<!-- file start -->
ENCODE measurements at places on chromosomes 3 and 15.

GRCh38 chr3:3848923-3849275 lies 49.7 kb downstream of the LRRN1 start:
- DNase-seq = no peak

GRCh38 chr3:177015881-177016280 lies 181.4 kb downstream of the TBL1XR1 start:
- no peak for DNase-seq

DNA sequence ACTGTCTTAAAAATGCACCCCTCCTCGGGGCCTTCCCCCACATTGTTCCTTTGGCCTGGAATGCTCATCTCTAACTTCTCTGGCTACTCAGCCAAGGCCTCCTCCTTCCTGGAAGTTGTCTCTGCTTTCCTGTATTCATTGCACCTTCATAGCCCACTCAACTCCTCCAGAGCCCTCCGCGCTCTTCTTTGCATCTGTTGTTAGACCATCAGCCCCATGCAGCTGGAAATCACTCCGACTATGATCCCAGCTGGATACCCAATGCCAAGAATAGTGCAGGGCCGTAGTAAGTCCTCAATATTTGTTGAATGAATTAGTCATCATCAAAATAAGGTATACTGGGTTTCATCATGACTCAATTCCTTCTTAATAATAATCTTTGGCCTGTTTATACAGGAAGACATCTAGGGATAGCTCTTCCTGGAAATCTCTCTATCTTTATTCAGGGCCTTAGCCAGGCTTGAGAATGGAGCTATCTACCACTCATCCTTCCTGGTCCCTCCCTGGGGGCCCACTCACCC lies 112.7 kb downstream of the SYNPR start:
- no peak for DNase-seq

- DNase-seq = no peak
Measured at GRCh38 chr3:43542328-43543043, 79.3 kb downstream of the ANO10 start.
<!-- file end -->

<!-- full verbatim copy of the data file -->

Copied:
ENCODE measurements at places on chromosomes 3 and 15.

GRCh38 chr3:3848923-3849275 lies 49.7 kb downstream of the LRRN1 start:
- DNase-seq = no peak

GRCh38 chr3:177015881-177016280 lies 181.4 kb downstream of the TBL1XR1 start:
- no peak for DNase-seq

DNA sequence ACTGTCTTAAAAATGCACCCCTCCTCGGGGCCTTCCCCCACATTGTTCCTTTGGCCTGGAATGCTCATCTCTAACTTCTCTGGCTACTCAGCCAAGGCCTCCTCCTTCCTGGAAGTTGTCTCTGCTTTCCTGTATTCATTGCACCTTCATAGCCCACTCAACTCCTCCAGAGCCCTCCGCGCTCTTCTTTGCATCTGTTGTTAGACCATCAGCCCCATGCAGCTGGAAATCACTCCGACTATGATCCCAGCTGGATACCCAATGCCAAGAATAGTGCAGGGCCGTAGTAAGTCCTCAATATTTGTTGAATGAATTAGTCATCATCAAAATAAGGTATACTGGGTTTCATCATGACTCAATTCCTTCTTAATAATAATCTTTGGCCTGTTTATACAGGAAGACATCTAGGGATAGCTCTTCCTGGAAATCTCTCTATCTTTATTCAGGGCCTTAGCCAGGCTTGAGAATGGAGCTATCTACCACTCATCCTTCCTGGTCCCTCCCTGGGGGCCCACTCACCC lies 112.7 kb downstream of the SYNPR start:
- no peak for DNase-seq

- DNase-seq = no peak
Measured at GRCh38 chr3:43542328-43543043, 79.3 kb downstream of the ANO10 start.